My son has had good teachers too, but these were often younger teachers who were paid less, received the tougher teaching assignments and were the first fired when cutbacks came because they lacked seniority. But most of his teachers are ordinary. They come and go and don’t seem to leave much an impression on him let alone me. Mediocrity is the norm in most areas, but mediocre teachers do more damage because we charge them with educating our children. When I compare where my son is today and where I was when I was his age, doing my best to account for my own bias, I am left with the fear that my son knows less than I did back then.

I meet his teachers every year and immediately contact them when there is a problem. I’ve found that some teachers don’t like that, ignoring voice mails and blowing off emails to the point where I’ve had to go to the principal to get their attention. I have been critical of public education and had my share of run-ins with these folks over the years. When my son was kicked by a girl in the nuts so badly that he couldn’t sit down for a week, I was in the principal’s office demanding an explanation why the girl wasn’t punished. I at least got the principal to admit that had the situation been reversed and my son hit the girl he would have been suspended. Other issues have been more dogmatic. Reverse discrimination. Labor Day, Martin Luther King jr Day and other holidays are respected by being made holidays while Memorial Day is not. Starting in first grade my son had disruptive kids in his classroom, what is known as “mainstreaming”. I remember that in my son’s first grade class one student shouted obscenities and hit the other kids and even his teacher, forcing his grandfather to sit beside him because he was the only member of the family who could control the boy. The disruptions continued through primary school with the problem student being passed like a bad penny from one teacher to another.

I attended Catholic school until my sophomore year of college. Most of my teachers were lay people, and as employees of the order or archdiocese they were paid a pittance. I have kept in touch with some of my favorites. My elementary school science teacher left and got a job with the Department of Defense. My fourth grade teacher/muse, the woman who inspired me to start writing is still teaching fourth grade at my old elementary school. You don’t stay at a job like that unless you love it. And my freshman English teacher, a young Jesuit novice who taught me to avoid cliches like the plague and appreciate spoken Shakespeare, left the order and now teaches dance in San Francisco.

Some of my favorite teachers left teaching, but I am grateful to have had them when I did. Those that continue today do so because that is their calling; the salary and working conditions matter less than doing the job they are called to do.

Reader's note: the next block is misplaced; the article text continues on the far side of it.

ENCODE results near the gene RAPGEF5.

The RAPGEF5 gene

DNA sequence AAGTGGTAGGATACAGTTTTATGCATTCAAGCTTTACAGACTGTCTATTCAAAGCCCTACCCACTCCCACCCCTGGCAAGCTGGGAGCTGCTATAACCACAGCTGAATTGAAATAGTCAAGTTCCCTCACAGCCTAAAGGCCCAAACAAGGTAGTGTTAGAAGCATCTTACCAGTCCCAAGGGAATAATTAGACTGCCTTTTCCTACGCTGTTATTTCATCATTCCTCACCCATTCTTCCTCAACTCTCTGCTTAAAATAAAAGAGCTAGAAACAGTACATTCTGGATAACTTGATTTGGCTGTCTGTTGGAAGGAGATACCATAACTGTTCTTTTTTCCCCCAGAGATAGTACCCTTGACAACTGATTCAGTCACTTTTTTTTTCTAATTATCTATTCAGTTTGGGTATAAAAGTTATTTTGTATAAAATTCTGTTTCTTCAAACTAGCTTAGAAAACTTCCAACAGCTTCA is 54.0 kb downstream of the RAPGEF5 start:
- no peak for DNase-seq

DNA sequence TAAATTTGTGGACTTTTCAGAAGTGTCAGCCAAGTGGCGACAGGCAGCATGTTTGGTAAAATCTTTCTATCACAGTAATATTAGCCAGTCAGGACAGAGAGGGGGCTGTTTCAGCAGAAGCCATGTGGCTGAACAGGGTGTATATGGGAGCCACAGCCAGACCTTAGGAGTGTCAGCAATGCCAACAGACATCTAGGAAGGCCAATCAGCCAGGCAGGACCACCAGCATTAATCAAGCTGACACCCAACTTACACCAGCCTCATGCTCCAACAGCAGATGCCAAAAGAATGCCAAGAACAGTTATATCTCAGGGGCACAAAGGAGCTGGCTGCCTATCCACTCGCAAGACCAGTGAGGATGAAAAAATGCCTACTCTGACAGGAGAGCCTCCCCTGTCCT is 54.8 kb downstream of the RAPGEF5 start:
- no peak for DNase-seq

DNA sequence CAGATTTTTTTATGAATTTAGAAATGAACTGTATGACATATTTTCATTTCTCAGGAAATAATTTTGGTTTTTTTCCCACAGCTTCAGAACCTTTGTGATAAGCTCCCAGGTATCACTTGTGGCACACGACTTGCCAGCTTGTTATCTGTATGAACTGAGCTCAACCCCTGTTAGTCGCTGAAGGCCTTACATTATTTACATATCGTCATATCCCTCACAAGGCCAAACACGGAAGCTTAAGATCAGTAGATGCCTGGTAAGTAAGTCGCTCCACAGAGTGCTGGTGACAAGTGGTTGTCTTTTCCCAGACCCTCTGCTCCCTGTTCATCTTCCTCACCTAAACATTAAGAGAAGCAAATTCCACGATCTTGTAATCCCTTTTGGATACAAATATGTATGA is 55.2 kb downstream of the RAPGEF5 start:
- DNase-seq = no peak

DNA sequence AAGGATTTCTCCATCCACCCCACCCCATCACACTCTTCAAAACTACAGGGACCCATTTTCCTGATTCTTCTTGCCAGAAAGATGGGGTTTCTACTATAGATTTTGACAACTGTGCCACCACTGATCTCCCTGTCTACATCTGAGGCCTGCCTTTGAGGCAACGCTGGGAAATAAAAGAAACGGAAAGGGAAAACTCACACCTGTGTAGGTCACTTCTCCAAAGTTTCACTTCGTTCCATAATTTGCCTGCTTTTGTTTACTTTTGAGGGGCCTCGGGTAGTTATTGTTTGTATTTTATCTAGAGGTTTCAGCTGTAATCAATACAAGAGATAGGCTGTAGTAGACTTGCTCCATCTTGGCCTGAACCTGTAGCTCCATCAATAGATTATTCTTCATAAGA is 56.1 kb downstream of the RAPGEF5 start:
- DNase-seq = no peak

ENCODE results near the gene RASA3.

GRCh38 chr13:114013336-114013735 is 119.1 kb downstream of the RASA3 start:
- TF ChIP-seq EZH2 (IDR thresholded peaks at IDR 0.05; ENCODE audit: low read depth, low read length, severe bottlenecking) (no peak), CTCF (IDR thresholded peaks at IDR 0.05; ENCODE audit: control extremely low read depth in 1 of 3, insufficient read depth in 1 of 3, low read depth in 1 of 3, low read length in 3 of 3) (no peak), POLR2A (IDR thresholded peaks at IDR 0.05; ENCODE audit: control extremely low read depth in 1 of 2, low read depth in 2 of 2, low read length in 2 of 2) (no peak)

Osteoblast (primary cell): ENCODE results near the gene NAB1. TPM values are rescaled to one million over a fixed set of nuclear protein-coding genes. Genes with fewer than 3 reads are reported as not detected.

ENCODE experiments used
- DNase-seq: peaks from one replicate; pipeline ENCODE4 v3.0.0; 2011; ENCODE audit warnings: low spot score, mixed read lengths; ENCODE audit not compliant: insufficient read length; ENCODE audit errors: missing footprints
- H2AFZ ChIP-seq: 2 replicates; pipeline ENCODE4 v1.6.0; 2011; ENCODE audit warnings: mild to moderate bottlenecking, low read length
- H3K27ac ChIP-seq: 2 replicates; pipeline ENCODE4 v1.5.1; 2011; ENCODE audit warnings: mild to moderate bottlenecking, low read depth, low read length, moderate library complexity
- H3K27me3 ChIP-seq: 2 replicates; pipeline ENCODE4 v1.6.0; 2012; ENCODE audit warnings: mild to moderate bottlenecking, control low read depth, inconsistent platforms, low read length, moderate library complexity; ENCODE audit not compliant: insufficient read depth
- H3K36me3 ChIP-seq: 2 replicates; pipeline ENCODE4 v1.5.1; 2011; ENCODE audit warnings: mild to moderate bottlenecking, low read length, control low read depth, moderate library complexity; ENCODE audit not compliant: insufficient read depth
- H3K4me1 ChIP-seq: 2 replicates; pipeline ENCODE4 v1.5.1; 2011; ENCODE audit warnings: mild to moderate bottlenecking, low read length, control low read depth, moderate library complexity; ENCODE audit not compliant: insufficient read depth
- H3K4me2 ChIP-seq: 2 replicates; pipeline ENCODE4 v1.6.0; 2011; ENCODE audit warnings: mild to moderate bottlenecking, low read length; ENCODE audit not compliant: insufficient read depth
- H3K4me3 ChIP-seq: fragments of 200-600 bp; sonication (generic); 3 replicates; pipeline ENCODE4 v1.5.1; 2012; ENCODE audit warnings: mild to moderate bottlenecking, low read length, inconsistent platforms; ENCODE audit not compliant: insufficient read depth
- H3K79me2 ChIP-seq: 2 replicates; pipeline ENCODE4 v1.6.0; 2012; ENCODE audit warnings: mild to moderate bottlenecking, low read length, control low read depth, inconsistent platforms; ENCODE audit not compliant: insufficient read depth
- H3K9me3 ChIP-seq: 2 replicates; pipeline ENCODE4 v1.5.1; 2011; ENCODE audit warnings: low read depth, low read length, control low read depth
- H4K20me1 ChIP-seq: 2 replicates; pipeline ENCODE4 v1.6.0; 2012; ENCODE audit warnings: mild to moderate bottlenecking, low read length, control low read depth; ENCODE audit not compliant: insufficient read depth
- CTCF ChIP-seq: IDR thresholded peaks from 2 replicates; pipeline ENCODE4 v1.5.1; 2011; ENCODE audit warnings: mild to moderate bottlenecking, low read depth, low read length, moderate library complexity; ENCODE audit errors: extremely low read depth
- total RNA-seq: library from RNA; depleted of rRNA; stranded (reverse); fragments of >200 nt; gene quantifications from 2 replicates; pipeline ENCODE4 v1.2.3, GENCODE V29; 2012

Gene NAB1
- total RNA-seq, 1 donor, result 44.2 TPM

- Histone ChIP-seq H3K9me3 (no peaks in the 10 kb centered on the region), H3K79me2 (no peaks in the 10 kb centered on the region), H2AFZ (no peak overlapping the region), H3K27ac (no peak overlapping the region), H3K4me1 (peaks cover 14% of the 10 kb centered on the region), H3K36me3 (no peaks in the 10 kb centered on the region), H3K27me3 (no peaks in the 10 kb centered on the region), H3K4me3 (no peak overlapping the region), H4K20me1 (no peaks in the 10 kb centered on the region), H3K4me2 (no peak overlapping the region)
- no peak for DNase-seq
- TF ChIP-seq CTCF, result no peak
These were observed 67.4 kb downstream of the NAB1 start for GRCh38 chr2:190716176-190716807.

I am convinced now more than ever that some of my son’s teachers need to be fired and others need to be promoted or otherwise rewarded. Teaching should be left to those with a passion for it – whether those fresh out of school or those whose identity is so wrapped up in what they do that they can’t dream of doing anything else no matter how bad the pay. And administrative positions should be pared back to match the levels of Catholic and other private school systems.

It also should be expanded to those who are not professional educators but who have experience in their fields. Even though I have teaching experience, 15 years working in IT, know a handful of computer languages, how to architect complex databases, and build my own PCs, I was not qualified to teach an introductory computer science class at my local community college because I lacked teaching credentials. Although I was willing to teach simply because I enjoy sharing what I learn with others, I wasn’t going to spend $20k and two years of middle age to get a degree just to make $18/hour. How many others are out there that are willing to do the job but can’t because the professional “guild” controls entry?

The purpose of education is to educate students, not employ the most people possible. The debate in Wisconsin and other statehouses across the country seems to have missed sight of that fact. Good teachers need to be rewarded with cash, and poor teachers given pink slips no matter how long they have been in the classroom. Unions prevent this by paying teachers the same regardless of how good or bad they are, and need to be curtailed. The idea that doctors should unionize would strike most as being ridiculous for good reason: they can’t strike because doing so could cost a life. And the idea that seniority should determine pay would make it even harder for a patient to tell a good surgeon from a bad one than it is today.

Society wouldn’t stand for unionized doctors, yet we have somehow tolerated it with the education of our children. Is it really so different? When I kiss my son (on the head – he is a teen after all) and watch him climb the stairs to his school every weekday morning, I am watching something that is more precious to me than my own health and my own well-being walk away from me. Yet for the past few years I have trusted him to a system that seems geared towards the full employment of teachers and administrators than it does with educating my son with the skills he needs to achieve his full potential in our society.

As his parent, I am kicking myself for my stupidity and laziness. And the parents in Wisconsin should do the same for allowing their children to be used as pawns in a selfish game in which the only true losers are the kids themselves.

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  4. Hube:

    Terrific post, Scott! One of the best I’ve read in some time!! 🙂